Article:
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South Carolina Delivers New Pregnancy Accommodations Law


South Carolina Governor Henry McMaster recently signed the Pregnancy Accommodations Act into effect, ushering in one of the most significant pieces of workplace legislation in recent history. The new law has the stated purpose of combatting pregnancy discrimination, promoting public health, and ensuring full and equal participation in the workforce by requiring employers to provide reasonable accommodations to employees for medical needs arising from pregnancy, childbirth, and related medical conditions.

The Act, signed on May 17, imposes immediate notice obligations on employers with regard to their new employees. It also provides for a 120-day window—or until September 14, 2018—to implement new notice requirements for existing employees. What do South Carolina employers need to know about this new law?

Required Postings And Notice

First and foremost, the Act requires all employers to provide written notice to all employees of their “right to be free from discrimination for medical needs arising from pregnancy, childbirth, or related medical conditions.” This notice must be provided to all new employees at the beginning of employment. For existing employees, you must advise of this right via a conspicuous posting within 120 days of the Act’s passage, or by September 14.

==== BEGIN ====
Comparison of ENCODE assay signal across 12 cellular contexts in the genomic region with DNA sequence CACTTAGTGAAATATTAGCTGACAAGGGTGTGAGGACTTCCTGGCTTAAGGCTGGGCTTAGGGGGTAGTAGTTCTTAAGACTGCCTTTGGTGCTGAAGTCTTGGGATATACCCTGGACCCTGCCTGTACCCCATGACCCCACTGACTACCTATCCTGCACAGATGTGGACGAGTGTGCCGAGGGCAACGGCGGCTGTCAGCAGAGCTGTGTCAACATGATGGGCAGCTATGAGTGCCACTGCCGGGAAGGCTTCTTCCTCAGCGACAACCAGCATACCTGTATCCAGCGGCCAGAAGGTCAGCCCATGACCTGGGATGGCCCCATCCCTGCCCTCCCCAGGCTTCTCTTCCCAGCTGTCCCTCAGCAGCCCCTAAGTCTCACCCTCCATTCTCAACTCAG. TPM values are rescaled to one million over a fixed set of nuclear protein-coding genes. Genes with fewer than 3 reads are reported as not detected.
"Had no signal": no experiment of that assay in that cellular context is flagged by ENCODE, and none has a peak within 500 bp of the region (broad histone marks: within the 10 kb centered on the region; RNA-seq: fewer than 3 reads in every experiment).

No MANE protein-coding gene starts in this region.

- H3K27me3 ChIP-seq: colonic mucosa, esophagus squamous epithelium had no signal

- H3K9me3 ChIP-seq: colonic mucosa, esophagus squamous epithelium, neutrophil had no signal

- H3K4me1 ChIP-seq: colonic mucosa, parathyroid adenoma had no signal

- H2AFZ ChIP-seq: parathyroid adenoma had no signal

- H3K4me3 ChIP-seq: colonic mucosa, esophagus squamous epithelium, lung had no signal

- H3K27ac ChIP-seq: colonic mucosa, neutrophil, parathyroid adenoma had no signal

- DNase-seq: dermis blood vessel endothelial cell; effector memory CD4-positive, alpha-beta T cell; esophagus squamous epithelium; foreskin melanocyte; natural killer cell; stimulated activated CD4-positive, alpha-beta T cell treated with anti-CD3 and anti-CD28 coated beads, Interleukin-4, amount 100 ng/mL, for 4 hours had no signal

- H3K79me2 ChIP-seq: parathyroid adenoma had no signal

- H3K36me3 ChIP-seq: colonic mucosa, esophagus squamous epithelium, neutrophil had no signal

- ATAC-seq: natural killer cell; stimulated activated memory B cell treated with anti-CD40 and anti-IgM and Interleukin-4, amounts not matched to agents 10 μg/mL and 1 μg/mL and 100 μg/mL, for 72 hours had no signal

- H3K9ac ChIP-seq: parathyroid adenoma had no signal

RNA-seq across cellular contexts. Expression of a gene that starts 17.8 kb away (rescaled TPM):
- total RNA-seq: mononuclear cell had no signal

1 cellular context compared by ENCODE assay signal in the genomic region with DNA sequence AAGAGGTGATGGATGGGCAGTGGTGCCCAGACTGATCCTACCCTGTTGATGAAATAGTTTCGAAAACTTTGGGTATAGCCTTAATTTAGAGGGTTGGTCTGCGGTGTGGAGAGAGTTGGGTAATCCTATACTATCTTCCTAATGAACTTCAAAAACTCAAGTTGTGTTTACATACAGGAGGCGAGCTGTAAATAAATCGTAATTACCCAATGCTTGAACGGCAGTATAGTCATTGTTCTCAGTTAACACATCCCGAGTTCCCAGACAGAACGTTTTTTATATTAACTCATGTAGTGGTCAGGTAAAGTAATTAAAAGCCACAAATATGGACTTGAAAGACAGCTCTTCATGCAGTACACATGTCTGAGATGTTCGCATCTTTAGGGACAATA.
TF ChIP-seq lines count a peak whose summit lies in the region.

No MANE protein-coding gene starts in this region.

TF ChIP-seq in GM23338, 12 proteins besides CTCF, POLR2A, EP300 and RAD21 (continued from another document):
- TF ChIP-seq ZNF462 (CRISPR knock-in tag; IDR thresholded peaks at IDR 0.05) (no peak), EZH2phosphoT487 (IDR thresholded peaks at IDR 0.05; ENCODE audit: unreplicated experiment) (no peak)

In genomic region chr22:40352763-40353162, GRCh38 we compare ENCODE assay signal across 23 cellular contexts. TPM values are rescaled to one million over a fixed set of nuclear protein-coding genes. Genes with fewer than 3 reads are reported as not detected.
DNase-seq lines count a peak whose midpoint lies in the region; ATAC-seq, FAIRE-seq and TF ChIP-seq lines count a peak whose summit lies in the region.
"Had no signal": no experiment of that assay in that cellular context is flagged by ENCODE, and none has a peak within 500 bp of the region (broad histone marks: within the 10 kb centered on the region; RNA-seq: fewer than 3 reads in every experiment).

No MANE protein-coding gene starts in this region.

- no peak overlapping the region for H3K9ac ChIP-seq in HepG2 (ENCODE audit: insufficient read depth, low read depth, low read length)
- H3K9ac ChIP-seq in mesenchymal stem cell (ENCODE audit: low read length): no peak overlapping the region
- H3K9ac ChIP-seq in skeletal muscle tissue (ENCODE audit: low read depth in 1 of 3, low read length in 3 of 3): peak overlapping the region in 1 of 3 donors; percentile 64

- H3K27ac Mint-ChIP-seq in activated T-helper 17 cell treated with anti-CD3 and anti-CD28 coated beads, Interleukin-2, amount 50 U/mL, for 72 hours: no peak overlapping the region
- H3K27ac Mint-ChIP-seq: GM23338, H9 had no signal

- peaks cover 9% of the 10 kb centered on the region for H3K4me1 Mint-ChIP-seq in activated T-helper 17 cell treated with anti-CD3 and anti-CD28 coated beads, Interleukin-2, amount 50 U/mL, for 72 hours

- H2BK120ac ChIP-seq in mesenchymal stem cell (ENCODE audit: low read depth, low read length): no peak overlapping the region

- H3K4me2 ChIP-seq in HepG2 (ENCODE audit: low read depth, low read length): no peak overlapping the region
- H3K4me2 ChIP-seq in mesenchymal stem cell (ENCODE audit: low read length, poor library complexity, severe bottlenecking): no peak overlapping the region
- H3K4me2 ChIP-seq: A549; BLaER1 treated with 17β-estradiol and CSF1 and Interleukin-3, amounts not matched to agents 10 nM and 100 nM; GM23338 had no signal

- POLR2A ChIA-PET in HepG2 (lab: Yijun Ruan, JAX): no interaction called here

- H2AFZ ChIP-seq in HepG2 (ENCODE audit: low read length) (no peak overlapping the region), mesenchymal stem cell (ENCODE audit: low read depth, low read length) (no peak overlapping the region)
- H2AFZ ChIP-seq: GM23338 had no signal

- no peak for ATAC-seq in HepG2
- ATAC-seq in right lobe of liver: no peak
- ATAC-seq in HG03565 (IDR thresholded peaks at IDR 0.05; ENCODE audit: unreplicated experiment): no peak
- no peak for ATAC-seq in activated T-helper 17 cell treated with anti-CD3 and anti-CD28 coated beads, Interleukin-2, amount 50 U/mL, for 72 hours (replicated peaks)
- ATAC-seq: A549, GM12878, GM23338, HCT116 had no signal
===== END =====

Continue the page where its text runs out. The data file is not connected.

Reasonable Accommodations

The Act also requires you to provide reasonable accommodations to employees for pregnancy and related medical conditions, including lactation. The Act provides that you may be required to provide accommodations of the same type and manner as you would for other employees or classes of employees requiring reasonable accommodation for non-pregnancy related conditions. The Act also specifically lists examples of accommodations that you might be required to provide, including:

New Unlawful Employment Practices

Finally, the Act provides that the term “because of sex” or “on the basis of sex” for purposes of unlawful employment practices shall also mean “because of or on the basis of pregnancy, childbirth, or related medical conditions, including but not limited to, lactation.” The Act further provides that women affected by pregnancy, childbirth, or related medical conditions must be treated the same for all employment-related purposes, including receipt of benefits under fringe benefit programs. 

Therefore, once the law goes into effect, it will be an unlawful employment practice for an employer to:

Implementation And Next Steps

The Act provides for the South Carolina Human Affairs Commission (SCHAC) to promulgate regulations for this Act. At this time, neither the legislature nor the SCHAC has provided guidance on the Act, or released a suggested poster which would be considered as being compliant with the Act. If and when any such guidance is released, we will provide updates to affected employers.

In the meantime, you should use the next several months to prepare for final implementation of the law. Some suggested steps include the following:

For more information about how this new law will affect your workplace, contact any attorney in our Columbia office at 803.255.0000, or your regular Fisher Phillips attorney.

This Legal Alert provides an overview of a specific new state law. It is not intended to be, and should not be construed as, legal advice for any particular fact situation.


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